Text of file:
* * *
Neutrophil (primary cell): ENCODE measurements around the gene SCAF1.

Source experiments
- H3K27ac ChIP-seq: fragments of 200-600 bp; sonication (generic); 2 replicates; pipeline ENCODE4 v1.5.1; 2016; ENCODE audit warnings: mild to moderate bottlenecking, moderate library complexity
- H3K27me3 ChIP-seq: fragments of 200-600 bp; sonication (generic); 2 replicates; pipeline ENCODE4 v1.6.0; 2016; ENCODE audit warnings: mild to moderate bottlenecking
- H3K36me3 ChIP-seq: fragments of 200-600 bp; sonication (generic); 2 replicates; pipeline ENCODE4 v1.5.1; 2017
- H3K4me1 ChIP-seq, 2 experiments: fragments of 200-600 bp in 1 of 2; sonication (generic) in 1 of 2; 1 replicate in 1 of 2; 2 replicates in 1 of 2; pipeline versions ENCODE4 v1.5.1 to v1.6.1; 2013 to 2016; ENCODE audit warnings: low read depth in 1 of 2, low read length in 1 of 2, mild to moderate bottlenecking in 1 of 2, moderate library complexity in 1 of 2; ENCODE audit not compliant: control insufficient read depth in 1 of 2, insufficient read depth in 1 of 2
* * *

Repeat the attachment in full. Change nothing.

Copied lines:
Neutrophil (primary cell): ENCODE measurements around the gene SCAF1.

Source experiments
- H3K27ac ChIP-seq: fragments of 200-600 bp; sonication (generic); 2 replicates; pipeline ENCODE4 v1.5.1; 2016; ENCODE audit warnings: mild to moderate bottlenecking, moderate library complexity
- H3K27me3 ChIP-seq: fragments of 200-600 bp; sonication (generic); 2 replicates; pipeline ENCODE4 v1.6.0; 2016; ENCODE audit warnings: mild to moderate bottlenecking
- H3K36me3 ChIP-seq: fragments of 200-600 bp; sonication (generic); 2 replicates; pipeline ENCODE4 v1.5.1; 2017
- H3K4me1 ChIP-seq, 2 experiments: fragments of 200-600 bp in 1 of 2; sonication (generic) in 1 of 2; 1 replicate in 1 of 2; 2 replicates in 1 of 2; pipeline versions ENCODE4 v1.5.1 to v1.6.1; 2013 to 2016; ENCODE audit warnings: low read depth in 1 of 2, low read length in 1 of 2, mild to moderate bottlenecking in 1 of 2, moderate library complexity in 1 of 2; ENCODE audit not compliant: control insufficient read depth in 1 of 2, insufficient read depth in 1 of 2